Liquid / Pressurized Gas Fuels
Masahiro Sayano (sayano@MICRO.CALTECH.EDU)
Thu, 21 May 1992 11:55:47 PDT
Greetings, Fellow Scouters!
At the risk of shooting a dead horse: IMHO liquid and pressurized gas
fuels should not be used in the program of the Boy Scouts of America
with very few exceptions.
In fact, I feel that solid wax-based pellets, lighter fluids, and
charcoal starters (including "match-light" charcoals which have starters
impregnated into the bag or the briquets themselves) should not be
used by the BSA. The only acceptable sources of fire are wood and
charcoal which is lit by wood. (My troop even bans the Kingsford
chimney-style charcoal lighters; they're too easy to use.)
The arguments that wood is messy and dirty are not valid in my opinion.
Proper selection and use of wood and wood stoves (including the Zip
Ztove that someone mentioned earlier and Sheepherder style stoves),
charcoal, etc., make wood and charcoal not as harmful as other fossil
fuels, if not comparable. The difference is that fossil fuel pollution
is not visible, while wood smoke is. And as far as cleaning pots and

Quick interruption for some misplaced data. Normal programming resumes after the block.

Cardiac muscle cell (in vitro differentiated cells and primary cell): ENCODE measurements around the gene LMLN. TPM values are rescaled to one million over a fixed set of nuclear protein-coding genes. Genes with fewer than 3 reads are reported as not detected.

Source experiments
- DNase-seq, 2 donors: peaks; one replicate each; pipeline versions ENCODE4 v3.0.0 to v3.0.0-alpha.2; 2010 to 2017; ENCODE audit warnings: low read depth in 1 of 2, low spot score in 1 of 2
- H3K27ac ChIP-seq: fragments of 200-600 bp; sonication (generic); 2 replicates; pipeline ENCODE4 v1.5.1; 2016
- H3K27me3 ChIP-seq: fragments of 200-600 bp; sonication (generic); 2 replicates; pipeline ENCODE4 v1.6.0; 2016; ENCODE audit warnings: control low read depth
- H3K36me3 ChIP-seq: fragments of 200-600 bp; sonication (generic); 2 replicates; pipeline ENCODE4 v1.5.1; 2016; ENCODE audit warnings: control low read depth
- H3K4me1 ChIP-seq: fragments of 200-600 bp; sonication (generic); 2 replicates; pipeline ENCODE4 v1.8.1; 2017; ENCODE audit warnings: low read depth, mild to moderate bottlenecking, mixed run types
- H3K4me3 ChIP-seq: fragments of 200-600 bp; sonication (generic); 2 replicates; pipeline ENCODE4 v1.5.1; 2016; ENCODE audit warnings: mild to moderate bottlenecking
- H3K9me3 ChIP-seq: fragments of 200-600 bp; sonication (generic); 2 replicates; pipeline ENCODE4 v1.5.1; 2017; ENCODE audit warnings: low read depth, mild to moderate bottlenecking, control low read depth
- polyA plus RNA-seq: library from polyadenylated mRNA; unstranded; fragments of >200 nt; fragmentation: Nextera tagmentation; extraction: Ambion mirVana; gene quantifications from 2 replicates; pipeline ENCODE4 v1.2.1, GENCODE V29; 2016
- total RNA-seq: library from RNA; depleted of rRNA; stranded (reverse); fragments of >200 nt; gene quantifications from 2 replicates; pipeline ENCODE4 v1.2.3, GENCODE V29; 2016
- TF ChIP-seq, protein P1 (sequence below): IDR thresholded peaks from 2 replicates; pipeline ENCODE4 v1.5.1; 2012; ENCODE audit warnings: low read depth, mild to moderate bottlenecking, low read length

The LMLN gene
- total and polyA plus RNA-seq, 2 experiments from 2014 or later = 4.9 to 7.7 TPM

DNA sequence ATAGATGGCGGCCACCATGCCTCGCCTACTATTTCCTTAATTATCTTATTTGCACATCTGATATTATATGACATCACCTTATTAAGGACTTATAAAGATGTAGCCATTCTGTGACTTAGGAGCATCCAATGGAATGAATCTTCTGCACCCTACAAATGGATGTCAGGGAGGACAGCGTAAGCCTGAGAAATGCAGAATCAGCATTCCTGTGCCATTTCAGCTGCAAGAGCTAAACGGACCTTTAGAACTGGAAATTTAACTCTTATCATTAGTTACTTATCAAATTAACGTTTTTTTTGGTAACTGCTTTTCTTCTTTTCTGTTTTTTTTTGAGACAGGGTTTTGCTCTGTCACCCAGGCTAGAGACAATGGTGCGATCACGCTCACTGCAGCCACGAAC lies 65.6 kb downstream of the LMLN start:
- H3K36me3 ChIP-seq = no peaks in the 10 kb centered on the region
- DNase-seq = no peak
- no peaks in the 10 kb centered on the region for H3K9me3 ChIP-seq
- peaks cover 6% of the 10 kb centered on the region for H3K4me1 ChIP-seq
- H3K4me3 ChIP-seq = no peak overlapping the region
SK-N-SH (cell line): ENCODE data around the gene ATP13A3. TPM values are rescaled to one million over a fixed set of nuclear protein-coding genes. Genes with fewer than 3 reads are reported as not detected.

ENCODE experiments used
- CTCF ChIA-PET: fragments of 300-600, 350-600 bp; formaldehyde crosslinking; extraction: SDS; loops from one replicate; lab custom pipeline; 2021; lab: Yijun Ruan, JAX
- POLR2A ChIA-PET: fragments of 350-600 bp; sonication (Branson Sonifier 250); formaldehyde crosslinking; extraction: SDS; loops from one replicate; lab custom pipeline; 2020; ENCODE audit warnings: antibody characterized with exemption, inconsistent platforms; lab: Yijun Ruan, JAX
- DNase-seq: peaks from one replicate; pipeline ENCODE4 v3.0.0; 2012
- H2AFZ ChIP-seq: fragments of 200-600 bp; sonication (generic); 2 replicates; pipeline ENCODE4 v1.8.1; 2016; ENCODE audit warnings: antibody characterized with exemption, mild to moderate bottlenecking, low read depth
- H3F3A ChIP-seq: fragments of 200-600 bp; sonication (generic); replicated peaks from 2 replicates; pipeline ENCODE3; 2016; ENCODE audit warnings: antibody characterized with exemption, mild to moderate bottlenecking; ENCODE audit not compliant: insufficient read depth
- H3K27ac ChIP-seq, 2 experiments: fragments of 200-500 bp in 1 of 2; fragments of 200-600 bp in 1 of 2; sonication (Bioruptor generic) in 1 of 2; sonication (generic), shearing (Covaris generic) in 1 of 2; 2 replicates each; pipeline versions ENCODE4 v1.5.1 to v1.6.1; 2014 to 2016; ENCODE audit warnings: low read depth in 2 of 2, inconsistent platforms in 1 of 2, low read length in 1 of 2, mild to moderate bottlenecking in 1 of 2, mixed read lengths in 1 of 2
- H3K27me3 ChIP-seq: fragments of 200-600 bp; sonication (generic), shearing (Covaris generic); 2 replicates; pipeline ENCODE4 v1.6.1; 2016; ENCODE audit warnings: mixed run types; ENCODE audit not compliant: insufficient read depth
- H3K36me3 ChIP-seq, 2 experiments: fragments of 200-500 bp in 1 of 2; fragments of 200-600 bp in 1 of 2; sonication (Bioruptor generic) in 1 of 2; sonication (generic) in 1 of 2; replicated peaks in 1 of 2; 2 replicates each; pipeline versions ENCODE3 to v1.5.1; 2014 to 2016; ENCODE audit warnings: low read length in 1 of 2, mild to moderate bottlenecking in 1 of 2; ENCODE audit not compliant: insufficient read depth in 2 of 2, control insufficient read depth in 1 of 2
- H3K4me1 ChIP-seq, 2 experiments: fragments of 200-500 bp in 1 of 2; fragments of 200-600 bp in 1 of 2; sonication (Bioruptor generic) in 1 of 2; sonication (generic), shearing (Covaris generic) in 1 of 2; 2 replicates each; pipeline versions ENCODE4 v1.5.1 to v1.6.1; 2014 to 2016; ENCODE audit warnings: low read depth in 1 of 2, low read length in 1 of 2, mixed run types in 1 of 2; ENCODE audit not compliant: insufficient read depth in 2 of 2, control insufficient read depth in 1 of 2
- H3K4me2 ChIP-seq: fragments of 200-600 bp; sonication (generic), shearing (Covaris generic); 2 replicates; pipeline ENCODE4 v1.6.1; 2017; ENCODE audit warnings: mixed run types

pans go, so what if it takes you a few extra minutes? Soap the pans
and it won't be so bad.
And as far as low-impact camping is concerned, with the exception of
a few places, wood fires are allowed---in stoves. The amount of wood
you burn to cook a couple of meals, even when multiplied by a large
number of campers, is not significant compared to the total supply
available if the fires are made correctly in terms of size, duration,
But please remember that there are places that do not allow wood
fires for any reason, and these reasons are valid. I am referring
to cases where there is an option that liquid/gas fuels should not
The reason our troop purposely makes things difficult is that our
program is a training program. The troop program is geared for
mental, physical, and moral fitness and preparation; therefore it
must be more difficult than what would normally be encountered so
that the scouts will be able to sail through any problems.
I apologize for sounding like a flame on this issue, but it is a
pet peeve of mine as well. (Caused by my experiences, or am I just
eccentric?---but that's not the point.) I do not like relying on
equipment which I may not have in a pinch, since I believe that
personal knowledge and skills are far more important than material
objects on which everyone relies. After all, it is the only thing
you cannot leave at home, lose or break on the trail, or run out of
So, you practice (not just a few times, but constantly!) for the
worst-case conditions. Then, when things go bad, you can still
do well. But to be able to do so, you must train. If I am practicing
basketball, and I make 10 shots out of 20, is that enough? or should
I practice more, scrimmage some, etc., so in a game, I can still get
the shots in?
Be Prepared, to me, means Be Prepared for anything, any time, any place,
when the only thing you can rely on is yourself.
Yours in Scouting,
Assistant Scoutmaster, Troop 738
Los Angeles Area Council
Boy Scouts of America
Terry Howerton Sakima Group, Inc. SCOUTER Magazine Kansas City